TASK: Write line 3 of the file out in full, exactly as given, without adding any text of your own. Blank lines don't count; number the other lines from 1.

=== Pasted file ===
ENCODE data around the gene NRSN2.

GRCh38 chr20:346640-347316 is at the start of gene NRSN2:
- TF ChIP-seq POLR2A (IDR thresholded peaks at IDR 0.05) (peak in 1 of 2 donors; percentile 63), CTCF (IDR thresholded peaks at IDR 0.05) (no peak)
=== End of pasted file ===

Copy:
- TF ChIP-seq POLR2A (IDR thresholded peaks at IDR 0.05) (peak in 1 of 2 donors; percentile 63), CTCF (IDR thresholded peaks at IDR 0.05) (no peak)